Having stunned audiences with their masterful work behind the camera on Captain America: The Winter Soldier – a feat, frankly, that few saw coming – directors Anthony and Joe Russo are back with Captain America: Civil War, which puts Steve Rogers (Chris Evans) in direct conflict with Iron Man (Robert Downey Jr.) over whether superheroes need to be “supervised” – i.e. controlled – by the government.

Many of the other Avengers and Marvel heavyweights show up in the film, and two make spectacular debuts: Black Panther (Chadwick Boseman) and – on loan from Sony Pictures – Spider-Man (Tom Holland). The events of this movie also leave the door open for the Russos’ next project: the two-part, all-in Avengers: Infinity War. We sat down with the Russos to talk about convincing Downey to do the movie, how late in the game they knew they had Spider-Man, and what their plans are for shooting Infinity War.

When you sat down to talk about Captain America 3, was it Civil War from the start?

Joe Russo: It wasn’t Civil War from the start. It was something that we were discussing and we had in the back of our minds, and we knew that if we were going to come back and do another Cap film, we wanted to do something radical and make another strong choice for the character. We were looking for storylines that would allow us to do that, and we just kept coming back to Civil War as the storyline that would give us the most juice – storytelling juice – and challenge Cap as a character more extremely than any other plot that we came up with in the exploratory phase.

captain america civil war steve tony Joe and Anthony Russo On Developing Captain America: Civil War


If Robert Downey Jr. did not become available, did you have a Plan B?

Anthony Russo: As we kept developing it, as we became more certain that Civil War was the direction to go, at that point we went to go see Robert with Kevin Feige, who runs Marvel, and just talked to him about it. We told him what we were thinking, what kind of story we were thinking of, why he was important to it, and we went through a lengthy process with him of just sort of like discussing the movie and exploring it, and he bought into it in a big way and he was very excited to do it, so it worked out.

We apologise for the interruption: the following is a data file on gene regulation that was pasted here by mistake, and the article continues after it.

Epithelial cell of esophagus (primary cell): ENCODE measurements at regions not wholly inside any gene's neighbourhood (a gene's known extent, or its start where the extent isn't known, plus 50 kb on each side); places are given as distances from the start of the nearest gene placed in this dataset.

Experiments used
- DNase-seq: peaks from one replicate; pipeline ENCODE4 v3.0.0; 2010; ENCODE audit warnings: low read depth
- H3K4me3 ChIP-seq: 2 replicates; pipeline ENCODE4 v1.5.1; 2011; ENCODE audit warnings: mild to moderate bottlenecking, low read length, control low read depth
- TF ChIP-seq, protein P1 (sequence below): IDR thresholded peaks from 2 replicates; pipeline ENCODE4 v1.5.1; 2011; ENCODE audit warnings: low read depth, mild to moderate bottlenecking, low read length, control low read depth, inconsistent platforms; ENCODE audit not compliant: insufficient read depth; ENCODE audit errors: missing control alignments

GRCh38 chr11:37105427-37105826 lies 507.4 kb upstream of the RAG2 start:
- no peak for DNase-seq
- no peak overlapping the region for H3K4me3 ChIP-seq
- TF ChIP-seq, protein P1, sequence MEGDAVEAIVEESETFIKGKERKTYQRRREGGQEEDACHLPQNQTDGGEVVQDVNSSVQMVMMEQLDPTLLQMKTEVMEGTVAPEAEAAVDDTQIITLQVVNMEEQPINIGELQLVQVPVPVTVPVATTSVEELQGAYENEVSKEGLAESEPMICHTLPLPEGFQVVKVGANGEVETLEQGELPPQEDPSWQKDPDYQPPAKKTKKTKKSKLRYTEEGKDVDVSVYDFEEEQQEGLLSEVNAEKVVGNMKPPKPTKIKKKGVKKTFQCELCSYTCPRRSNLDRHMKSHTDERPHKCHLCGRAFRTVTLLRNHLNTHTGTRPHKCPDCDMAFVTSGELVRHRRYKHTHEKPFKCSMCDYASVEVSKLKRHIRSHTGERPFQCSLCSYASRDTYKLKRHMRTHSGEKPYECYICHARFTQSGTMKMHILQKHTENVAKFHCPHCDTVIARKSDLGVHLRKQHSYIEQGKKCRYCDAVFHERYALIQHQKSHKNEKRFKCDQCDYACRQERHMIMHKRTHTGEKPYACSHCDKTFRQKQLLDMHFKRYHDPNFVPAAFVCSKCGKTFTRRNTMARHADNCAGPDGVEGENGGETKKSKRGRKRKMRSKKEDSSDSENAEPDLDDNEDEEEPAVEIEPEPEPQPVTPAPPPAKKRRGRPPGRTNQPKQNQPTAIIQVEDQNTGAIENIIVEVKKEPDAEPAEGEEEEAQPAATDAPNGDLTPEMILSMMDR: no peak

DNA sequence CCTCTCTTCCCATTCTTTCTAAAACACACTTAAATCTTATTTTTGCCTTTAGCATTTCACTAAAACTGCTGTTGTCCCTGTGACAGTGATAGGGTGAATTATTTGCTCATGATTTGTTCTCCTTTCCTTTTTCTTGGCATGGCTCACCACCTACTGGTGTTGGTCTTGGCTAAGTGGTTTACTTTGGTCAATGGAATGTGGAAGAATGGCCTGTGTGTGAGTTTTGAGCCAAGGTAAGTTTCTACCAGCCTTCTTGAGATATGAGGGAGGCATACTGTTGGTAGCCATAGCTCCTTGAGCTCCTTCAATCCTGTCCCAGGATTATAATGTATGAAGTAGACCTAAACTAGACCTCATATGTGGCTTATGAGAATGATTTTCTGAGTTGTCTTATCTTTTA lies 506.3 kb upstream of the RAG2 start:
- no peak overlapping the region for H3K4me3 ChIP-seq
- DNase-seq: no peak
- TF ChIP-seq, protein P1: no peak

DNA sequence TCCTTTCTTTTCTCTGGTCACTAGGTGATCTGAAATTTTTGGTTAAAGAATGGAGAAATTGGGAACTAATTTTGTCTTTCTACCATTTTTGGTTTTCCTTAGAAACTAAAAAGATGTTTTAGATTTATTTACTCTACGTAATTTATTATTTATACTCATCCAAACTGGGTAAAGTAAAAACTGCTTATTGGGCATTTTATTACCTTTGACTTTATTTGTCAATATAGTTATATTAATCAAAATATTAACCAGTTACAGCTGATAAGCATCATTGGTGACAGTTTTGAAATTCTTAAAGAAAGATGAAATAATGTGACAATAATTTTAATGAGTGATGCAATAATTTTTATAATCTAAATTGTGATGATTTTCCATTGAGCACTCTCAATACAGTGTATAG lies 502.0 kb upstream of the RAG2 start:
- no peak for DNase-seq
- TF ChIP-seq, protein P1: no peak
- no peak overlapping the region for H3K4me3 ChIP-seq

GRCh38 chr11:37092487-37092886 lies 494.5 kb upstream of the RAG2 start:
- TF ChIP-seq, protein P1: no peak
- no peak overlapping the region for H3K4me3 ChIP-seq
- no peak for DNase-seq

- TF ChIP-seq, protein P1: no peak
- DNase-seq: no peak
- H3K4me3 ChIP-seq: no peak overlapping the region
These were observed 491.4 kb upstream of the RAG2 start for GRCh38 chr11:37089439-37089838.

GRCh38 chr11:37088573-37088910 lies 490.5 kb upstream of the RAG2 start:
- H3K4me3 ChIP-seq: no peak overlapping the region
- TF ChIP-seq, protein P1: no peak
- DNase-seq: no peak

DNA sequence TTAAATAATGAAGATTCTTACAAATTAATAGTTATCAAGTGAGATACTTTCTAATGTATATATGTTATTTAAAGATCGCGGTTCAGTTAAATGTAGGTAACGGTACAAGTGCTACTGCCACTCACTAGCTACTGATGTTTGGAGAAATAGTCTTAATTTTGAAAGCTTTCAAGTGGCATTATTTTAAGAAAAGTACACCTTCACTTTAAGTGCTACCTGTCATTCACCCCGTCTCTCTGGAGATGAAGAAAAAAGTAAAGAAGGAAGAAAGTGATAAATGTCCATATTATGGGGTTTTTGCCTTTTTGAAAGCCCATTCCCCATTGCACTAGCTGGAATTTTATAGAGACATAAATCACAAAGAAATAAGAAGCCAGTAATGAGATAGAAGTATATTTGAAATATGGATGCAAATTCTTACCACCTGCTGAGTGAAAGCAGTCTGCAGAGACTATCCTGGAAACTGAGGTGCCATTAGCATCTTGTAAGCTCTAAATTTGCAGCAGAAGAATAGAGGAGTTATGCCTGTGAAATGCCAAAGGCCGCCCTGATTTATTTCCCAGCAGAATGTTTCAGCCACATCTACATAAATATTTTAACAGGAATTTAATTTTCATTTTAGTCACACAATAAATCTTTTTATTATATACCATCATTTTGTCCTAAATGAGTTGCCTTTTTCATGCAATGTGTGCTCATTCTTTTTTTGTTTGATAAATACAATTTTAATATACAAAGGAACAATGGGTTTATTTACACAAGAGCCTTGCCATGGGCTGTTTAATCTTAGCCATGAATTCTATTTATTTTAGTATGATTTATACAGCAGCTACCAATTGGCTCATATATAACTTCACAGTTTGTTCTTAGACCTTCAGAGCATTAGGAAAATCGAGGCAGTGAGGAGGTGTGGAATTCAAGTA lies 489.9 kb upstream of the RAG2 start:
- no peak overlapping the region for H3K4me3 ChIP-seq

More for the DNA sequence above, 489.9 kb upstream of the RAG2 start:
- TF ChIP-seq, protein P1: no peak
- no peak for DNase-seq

Joe Russo: We did put ourselves in the position, both with Robert and with Spider-Man, where we were hanging out there quite a bit. We committed on a storytelling level to both characters and we just, you know, willed those into existence.

How far into the process did you know that Spider-Man would be available?

Joe Russo: Very late, frankly. I mean, we were working with him in the script for a long time before we knew the deal would close and there were a lot of moments where the deal wasn’t going to close. So it was very tenuous, but as storytellers you have to commit to a story. The movie takes an incredible amount of time and energy to prepare for, and you can’t prepare for two different movies. So we made the choice, again, to prepare for a film with Spider-Man and keep our fingers crossed and we’re eternally grateful to Kevin Feige and Sony for collaborating and pulling it off.

Anthony Russo: We were told for a long time, “You know, you guys better have a Plan B because this might not work out on a deal level.” And we were like, “Okay, don’t worry about it, we’ve got a Plan B.” But the truth is, we never had a Plan B, so we were very lucky.

You have established a very gritty, realistic style of shooting on the two Cap movies. When you take things in a wider direction on Infinity War, are you going to change your style and does it necessitate changing your style?

Joe Russo: Yeah, the style services the storytelling. That editing, that handheld camera was an esthetic choice because Cap is a very human character, and we wanted to humanize him even more and take away any sort of patina, so we wanted a very gritty, Michael Mann-esque quality. Or we often refer to the Scott brothers, with longer lenses and shooting off-angle – it creates a sense of verite or a feeling that you’re actually there and you’re present for the storytelling.

Infinity War will have different requirements. It will certainly incorporate the gritty and grounded elements, but it has this huge, fantastical cosmic element as well. The key thing that I think will bind all the films together, I think – because we really do want to think of Winter Soldier, Civil War and Infinity War as one giant story arc – the thing that I think will bind it together is just the commitment to psychological realism ultimately. You know, if we can find a way to execute some of those cosmic characters with an element that you can identify with on a psychological level, that’s going to be the most important thing to us.

Captain America: Civil War will release on May 6, 2016, followed by Doctor Strange – November 4, 2016;Guardians of the Galaxy 2 – May 5, 2017; Spider-Man – July 7, 2017; Thor: Ragnarok – November 3, 2017;Black Panther – February 16, 2018; The Avengers: Infinity War Part 1 – May 4, 2018; Ant-Man and the Wasp– July 6, 2018; Captain Marvel – March 8, 2019; The Avengers: Infinity War Part 2 – May 3, 2019;Inhumans– July 12, 2019; and as-yet untitled Marvel movies on May 1, July 10 and November 6, 2020.